Sen. Lamar Alexander provided a crucial vote Monday, as he was one of only nine Senate Republicans to support a $50.5 billion aid package to assist victims of Hurricane Sandy.
Three months after the superstorm devastated portions of the Eastern Seaboard, Senate members approved the final portion of the at-times controversial bill in a 62-36 vote. In order to pass, the legislation needed at least 60 votes.
Alexander's vote of support put him at odds with his fellow Tennessean Sen. Bob Corker, who was one of 36 Republicans to vote against the measure.
Following the vote, Alexander released a statement explaining why he decided to support the bill.
The senator cited the recent tornado outbreak of 2011, which led to multiple federal disaster declarations across Tennessee and more than $113 million in relief funds being provided by the Federal Emergency Management Agency. He also referenced Nashville's recent floods in 2010, for which FEMA and other agencies provided more than $600 million to assist in the cleanup.
"It would be unfair to apply one standard when voting for disaster relief for Tennesseans and another standard for those who live in other places," he said. "It would also be unfair to change disaster rules in the middle of a hurricane cleanup."
The senator also argued that emergency funding measures such as the Sandy bill were permissible under the Budget Control Act of 2011.
Laura Herzog, communications director for Corker, said that the senator voted against the measure because he felt the best approach was to fund immediate needs first, as well as to develop a "thoughtful, accurate appraisal" of long-term needs later.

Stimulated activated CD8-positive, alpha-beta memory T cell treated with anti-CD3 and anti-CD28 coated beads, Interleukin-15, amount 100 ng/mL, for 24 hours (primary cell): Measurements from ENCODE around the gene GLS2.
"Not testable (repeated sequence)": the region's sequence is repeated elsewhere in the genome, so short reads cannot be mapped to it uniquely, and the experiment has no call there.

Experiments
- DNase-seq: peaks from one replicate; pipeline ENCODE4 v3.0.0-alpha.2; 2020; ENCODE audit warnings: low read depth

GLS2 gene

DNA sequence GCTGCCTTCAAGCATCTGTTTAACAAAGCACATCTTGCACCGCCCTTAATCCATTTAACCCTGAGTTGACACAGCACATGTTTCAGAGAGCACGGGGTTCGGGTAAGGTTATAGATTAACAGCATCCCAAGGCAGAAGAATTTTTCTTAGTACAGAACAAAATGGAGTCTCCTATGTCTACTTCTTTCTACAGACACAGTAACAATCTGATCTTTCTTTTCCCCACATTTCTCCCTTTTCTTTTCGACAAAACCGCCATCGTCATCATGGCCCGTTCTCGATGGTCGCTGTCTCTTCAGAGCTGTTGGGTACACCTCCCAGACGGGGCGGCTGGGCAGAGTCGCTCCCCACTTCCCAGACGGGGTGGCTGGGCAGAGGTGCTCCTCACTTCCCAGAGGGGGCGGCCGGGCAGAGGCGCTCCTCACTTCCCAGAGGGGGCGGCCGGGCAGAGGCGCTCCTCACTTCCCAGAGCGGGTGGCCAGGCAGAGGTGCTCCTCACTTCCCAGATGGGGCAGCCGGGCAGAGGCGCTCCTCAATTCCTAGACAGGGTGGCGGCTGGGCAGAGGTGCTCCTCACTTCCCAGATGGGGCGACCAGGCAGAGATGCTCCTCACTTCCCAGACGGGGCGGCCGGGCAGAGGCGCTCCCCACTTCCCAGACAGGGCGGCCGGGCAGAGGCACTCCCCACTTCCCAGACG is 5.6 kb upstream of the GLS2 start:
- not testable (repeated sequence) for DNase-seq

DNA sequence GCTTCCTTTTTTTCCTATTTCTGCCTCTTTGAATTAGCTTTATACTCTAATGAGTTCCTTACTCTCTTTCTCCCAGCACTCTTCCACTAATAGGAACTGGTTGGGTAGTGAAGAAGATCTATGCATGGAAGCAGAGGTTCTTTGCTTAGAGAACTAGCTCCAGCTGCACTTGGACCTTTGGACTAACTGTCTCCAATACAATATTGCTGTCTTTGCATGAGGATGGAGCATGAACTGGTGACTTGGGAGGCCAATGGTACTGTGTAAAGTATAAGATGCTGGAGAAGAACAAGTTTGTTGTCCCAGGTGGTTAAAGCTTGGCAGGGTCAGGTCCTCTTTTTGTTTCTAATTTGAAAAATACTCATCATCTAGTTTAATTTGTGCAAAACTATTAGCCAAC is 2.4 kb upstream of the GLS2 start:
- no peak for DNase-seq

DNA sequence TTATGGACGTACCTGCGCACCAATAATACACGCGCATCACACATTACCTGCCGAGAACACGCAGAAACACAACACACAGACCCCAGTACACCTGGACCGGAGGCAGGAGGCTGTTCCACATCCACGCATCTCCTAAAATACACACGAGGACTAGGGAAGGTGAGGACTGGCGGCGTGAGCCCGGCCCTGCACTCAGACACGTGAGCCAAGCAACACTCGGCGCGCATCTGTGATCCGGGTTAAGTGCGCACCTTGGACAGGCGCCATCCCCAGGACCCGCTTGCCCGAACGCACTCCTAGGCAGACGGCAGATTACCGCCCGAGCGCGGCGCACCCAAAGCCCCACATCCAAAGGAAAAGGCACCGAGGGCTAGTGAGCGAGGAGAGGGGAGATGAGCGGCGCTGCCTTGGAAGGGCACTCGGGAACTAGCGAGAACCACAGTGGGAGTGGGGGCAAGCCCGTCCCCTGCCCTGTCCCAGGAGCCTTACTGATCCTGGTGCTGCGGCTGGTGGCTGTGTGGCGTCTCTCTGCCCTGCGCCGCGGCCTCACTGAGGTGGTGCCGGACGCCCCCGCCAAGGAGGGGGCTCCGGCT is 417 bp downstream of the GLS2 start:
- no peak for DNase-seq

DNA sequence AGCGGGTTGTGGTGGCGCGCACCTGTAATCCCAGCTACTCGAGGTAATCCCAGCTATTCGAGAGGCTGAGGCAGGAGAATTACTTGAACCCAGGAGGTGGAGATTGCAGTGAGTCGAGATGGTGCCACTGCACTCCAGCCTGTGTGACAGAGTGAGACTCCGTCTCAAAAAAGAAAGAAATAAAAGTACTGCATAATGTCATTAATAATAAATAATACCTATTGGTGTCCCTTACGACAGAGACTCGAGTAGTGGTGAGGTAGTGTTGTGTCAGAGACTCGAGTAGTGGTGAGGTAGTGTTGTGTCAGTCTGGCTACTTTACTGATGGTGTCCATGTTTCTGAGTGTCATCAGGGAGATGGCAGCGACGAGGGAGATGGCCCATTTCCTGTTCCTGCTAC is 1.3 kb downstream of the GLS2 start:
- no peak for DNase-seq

"Hurricane Sandy was an enormous disaster, and Congress needs to be devoted to the long-term recovery, but Congress has a bad habit of writing a check without doing its due diligence and then later learning that the needs didn't match the funding," Herzog said in an emailed statement.
Herzog added that Corker had supported an alternative $24 billion disaster relief measure that had been voted on earlier in the day, which would have ensured that the Disaster Relief Fund and the National Flood Insurance Program would've had funding to pay immediate claims related to the October storm. The bill, which Alexander also supported, failed to pass in a 41-54 vote.
Corker was not the only lawmaker from Tennessee to vote against final bills designated for Sandy aid.
Earlier this month, both Reps. Chuck Fleischmann and Scott DesJarlais voted against the House version of the bill, which passed in a 228-192 vote.
Fleischmann did support an earlier measure to provide $9.7 billion in additional funds to the National Flood Insurance Program. The congressman's office cited his requests for relief funds following tornado outbreaks in both 2011 and 2012 as being driving factors behind his vote.
According to a Politico report, the final bill provides more than $13 billion for transportation-related aid, $5.4 billion for Army Corps of Engineers flood control and construction projects, including the rebuilding of beaches, and $11.4 billion for FEMA to expand its disaster relief fund for Sandy victims. The bill also includes $16 billion for community development block grants, described as being "vaguely defined."
The bill now goes to President Barack Obama for approval.
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